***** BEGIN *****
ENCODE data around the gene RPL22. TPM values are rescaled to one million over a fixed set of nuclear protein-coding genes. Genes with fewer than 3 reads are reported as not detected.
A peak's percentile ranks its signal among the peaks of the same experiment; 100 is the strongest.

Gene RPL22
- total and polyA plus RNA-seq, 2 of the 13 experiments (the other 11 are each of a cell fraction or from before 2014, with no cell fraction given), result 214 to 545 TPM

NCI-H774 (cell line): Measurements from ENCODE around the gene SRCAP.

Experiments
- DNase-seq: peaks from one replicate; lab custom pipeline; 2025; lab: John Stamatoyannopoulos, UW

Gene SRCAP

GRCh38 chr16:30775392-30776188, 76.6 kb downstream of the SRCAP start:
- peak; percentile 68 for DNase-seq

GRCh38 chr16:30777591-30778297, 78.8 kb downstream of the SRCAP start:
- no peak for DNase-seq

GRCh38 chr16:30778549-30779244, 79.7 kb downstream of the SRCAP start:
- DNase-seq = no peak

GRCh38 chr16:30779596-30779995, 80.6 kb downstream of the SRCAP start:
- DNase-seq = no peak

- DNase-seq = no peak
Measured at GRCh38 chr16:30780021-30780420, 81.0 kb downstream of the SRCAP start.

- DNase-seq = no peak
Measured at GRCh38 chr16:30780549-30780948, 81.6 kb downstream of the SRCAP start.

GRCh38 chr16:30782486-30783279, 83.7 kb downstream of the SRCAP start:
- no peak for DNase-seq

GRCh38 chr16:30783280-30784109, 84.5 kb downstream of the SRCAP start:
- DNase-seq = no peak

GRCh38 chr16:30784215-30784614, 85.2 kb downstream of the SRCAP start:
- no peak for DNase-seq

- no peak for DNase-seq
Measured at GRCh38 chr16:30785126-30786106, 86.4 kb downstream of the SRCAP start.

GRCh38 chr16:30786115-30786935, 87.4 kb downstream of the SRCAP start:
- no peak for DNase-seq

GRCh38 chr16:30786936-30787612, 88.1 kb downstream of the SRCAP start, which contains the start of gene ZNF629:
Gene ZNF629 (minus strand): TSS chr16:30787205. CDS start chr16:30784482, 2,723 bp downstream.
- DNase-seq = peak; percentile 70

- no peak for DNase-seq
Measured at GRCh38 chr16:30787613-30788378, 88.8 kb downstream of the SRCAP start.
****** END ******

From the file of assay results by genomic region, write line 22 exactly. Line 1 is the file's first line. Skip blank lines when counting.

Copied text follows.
- no peak for DNase-seq